Having to put up with a stuffed keychain seems like a minor inconvenience — unless you have to feel and carry them every single day. Here are some chain-reducing ideas from readers of long-running tech blog Slashdot, as well as our archives.
A man with a whole bunch of keys asked Slashdot for tips on handling lots of keys. Following this were a whole stream of jokes, pot shots and criticisms of how minor this poster's problems must be. Among the chatter, though, were a few handy tips and ideas.
Reader mlts suggested ringing up the local locksmith, setting as many household locks to one key and ensuring future re-keys are cheap and easy:
If you are going to a locksmith, you might consider getting deadbolt and other locks for your house that uses SFIC cylinders. This way, you can not just have a rekey job in the future be insanely easy (pick up the new cylinders from the locksmith, use the old control key to slide out the old cylinder on each lock, and use the new control key to slide in the new ones), but you can also change brands of cylinders. If you want to change from Best to Medeco, or from Medeco to Schlage Primus, it can be done very quickly.
Get flat copies of your keys and keep them in your wallet.
This is something of a mixed bag needing a bit of thought, though — if someone lifts your wallet, and your driver's licence is current, they get keys to a house they can locate. So perhaps it's not your wallet, and not your main front door key, but keeping spare, plastic copies of keys somewhere else on your person is a workable idea.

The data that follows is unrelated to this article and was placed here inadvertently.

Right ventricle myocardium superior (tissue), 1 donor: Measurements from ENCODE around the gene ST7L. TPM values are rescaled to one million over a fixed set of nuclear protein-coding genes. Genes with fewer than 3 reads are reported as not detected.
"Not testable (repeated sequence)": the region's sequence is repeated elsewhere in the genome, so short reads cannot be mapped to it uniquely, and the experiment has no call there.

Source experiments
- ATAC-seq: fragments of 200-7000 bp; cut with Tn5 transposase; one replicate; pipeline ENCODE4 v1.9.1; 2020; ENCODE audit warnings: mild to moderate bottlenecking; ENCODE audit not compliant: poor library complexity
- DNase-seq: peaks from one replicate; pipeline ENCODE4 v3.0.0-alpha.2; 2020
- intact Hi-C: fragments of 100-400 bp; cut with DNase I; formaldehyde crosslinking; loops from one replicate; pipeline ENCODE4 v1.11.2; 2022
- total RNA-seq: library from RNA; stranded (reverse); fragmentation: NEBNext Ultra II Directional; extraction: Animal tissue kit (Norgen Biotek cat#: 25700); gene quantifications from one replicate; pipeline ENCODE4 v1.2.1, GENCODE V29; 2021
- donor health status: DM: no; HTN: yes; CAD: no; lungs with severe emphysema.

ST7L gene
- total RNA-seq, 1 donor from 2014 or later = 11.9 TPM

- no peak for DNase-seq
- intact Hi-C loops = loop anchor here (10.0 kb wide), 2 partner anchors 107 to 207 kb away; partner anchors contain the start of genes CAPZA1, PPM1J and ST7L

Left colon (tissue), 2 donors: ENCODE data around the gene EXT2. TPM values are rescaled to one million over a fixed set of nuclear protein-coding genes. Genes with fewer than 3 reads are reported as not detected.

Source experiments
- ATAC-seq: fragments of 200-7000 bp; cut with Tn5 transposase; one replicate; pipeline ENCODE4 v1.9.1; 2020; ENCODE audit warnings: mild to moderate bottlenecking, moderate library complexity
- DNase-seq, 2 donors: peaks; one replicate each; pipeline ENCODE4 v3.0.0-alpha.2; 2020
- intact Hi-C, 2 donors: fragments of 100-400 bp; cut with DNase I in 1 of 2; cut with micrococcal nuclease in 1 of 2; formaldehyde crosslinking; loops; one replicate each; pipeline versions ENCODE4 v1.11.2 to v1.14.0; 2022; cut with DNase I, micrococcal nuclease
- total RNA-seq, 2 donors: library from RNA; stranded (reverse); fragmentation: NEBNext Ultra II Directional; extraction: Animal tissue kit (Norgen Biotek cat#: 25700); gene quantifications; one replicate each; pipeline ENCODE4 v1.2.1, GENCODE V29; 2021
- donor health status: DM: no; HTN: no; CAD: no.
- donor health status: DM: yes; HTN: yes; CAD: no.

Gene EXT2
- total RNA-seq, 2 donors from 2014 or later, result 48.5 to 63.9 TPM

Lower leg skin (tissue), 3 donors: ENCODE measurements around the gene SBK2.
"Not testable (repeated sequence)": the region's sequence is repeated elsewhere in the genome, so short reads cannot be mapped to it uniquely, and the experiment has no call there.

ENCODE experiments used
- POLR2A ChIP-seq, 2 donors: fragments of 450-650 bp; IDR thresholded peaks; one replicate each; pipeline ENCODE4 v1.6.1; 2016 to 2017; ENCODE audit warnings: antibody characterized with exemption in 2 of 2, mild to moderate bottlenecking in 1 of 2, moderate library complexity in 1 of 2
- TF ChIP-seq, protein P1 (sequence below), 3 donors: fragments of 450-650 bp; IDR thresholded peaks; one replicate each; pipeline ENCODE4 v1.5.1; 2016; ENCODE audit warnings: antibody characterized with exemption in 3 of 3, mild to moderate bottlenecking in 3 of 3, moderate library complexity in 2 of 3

tantaliz3 picked up on another commenter's idea and offered a simple consolidation scheme:
I use a similar system. I have one Master Ring with a big ring on it, and each of the sets are on tiny carabiners. When I need that particular set, I attach it to the Master Ring. Otherwise, they hang on the wall by the door.
And mbkennel offered up a suggestion that's smart for those keys you only need once in a while, but secure enough that a thief would need to pry steel from concrete, and then crack a secure metal safe, to get access to:
Those well-known geniuses have figured it out in between the hair salon and the notary. It's called a keybox.
We've tackled the topic of key consolidation in the past 'round this blog before, too, and can recommend a few ideas for those feeling like all the rings, sub-rings and different sized keys are ripping up their jeans and making sitting down a precarious ordeal:
- Compact keychain: Using just washers, a rivet and your keys taken off their chain. (Original post)
- Combined compact keychain and money clip: Building on the washer-and-rivet concept by mounting it to a slim money clip.
- Swiss Army/Leatherman Keys: You'll want to try this with a spare set of keys before committing to it, but if you've got the time — and access to a grinder or metal cutting tool — your keychain can be fit into a single shape and form, and likely consolidated a bit, too.
How have you slimmed down and minimised your own bundle of keys? We get geeked up reading clever ideas — and see pictures — in the comments.